In order to see what Git did behind the scenes we will have to view our hidden files. Make sure to open your project folder in your file system. Then, if you are on a mac you can select Command + Shift + Dot in order to see hidden files in your file system. If you are on a windows OS then you can change your view settings in order to view hidden files in your file system.
In order to view hidden files in the terminal we can use the command
What we should see now is a
.git folder inside our project folder. This is generally what represents our repository.
What is a Git Repository?
The repository is the
.git folder inside our project folder. It will track all the changes made to the files in our project and record that history over time.
The repository that we have on our computer is referred to as the local repository.
Earlier we mentioned hosting services such as GitHub, GitLab and Bitbucket. When we push (in other words upload) our local repository to one of these services, then the repository that resides in these service in the cloud is referred to as the remote repository.
It is important to use a remote repository in order to be able to collaborate with other people as well as to backup our projects in case something happens to our laptop or computer.
How to Collaborate with Other Developers Using Git
If another developer wants to collaborate with us on our project then they can clone (or in other words download) the remote repository from the hosting service you uploaded it to their computer.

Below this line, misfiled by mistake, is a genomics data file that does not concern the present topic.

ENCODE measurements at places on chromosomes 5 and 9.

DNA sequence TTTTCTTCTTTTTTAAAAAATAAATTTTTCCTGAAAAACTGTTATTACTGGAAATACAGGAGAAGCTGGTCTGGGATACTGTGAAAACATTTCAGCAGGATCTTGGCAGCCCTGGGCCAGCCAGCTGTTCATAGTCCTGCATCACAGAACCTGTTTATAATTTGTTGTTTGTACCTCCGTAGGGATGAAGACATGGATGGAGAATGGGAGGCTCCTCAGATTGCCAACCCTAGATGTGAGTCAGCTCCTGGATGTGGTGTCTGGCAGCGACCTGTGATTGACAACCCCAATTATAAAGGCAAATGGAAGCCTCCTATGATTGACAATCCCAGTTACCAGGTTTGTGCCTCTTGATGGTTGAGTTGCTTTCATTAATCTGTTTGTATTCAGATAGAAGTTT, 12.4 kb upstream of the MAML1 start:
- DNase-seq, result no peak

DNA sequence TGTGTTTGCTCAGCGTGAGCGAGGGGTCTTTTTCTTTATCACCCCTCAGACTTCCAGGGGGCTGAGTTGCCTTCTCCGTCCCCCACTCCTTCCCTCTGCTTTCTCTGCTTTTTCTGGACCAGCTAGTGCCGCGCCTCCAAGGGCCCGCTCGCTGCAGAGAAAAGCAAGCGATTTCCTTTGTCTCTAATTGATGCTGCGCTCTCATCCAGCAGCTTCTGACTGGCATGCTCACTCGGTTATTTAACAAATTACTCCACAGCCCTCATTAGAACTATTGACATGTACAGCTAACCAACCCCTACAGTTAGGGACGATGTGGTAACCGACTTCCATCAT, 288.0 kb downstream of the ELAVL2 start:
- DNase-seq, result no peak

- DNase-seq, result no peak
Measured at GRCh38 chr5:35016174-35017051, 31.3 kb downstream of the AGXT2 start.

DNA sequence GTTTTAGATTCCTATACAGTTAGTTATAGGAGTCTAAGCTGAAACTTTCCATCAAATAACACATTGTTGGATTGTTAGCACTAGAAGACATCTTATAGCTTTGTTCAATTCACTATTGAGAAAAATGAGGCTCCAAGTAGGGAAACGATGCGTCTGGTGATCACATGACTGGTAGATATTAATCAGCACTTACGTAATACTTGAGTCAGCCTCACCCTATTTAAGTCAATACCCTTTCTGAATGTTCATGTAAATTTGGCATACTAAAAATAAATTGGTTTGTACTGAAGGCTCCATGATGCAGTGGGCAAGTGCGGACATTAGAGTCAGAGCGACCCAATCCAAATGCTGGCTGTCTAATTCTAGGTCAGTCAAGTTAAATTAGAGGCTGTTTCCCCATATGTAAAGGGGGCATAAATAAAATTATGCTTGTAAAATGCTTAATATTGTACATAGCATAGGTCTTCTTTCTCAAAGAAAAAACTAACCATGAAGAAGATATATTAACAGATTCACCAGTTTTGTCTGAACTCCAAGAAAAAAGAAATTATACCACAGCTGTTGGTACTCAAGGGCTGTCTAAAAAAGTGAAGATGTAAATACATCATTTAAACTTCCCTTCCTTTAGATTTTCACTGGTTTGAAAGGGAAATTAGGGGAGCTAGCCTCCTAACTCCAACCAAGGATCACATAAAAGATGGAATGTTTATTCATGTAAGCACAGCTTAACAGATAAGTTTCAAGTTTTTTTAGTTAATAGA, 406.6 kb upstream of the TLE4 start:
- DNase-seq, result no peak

This allows them to have the project on their computer as well. The project on their computer is then also referred to as a local repository.
In a project with multiple developers, each one has a local repository on their computer. And there is one remote repository that they all contribute to and they use it to share their work.
How Does Git Track Changes?
In order to save different versions of our project in Git we will make commits.
What is a Git Commit?
A commit is a version of your project. It represents a standalone version of your project and has a reference to all the files and folders that are a part of that version.
How Do I Make a Commit in Git?
In order to understand how we make a commit we need to learn about three different spaces inside Git — the working directory, staging area, and commit history.
The working directory is basically represented by the contents of our project folder (hint: a directory is the same thing as a folder). It is sort of like a work bench, where we can add, edit, and delete files in our project.
The staging area and commit history are part of our repository.
The staging area is sort of like a rough draft space. It is where we can add updated versions of files or remove files in order to choose what we want to include in our next commit (version of our project). In the
.git folder the staging area is represented by a file called
And finally the commit history is basically where our commits live after they’ve been made. In the
.git folder the commit history is represented by a folder called
A Typical Git Workflow
Step 1 — Edit Files
If you have a new project, you will create the very first file in your new project. In our
novel project folder we will make a simple text file called
chapter1. We can either do this using a text editor or directly in the terminal. In our example we do it directly in the terminal by typing
If you have an existing project then you will edit some of your existing files, add new files, or delete files.
Next, we can use the
git status command. This command will tell us the state of our working directory and staging area and will tell us if there are any differences between the two.
In our example, we added just one new file to our new project. When we use the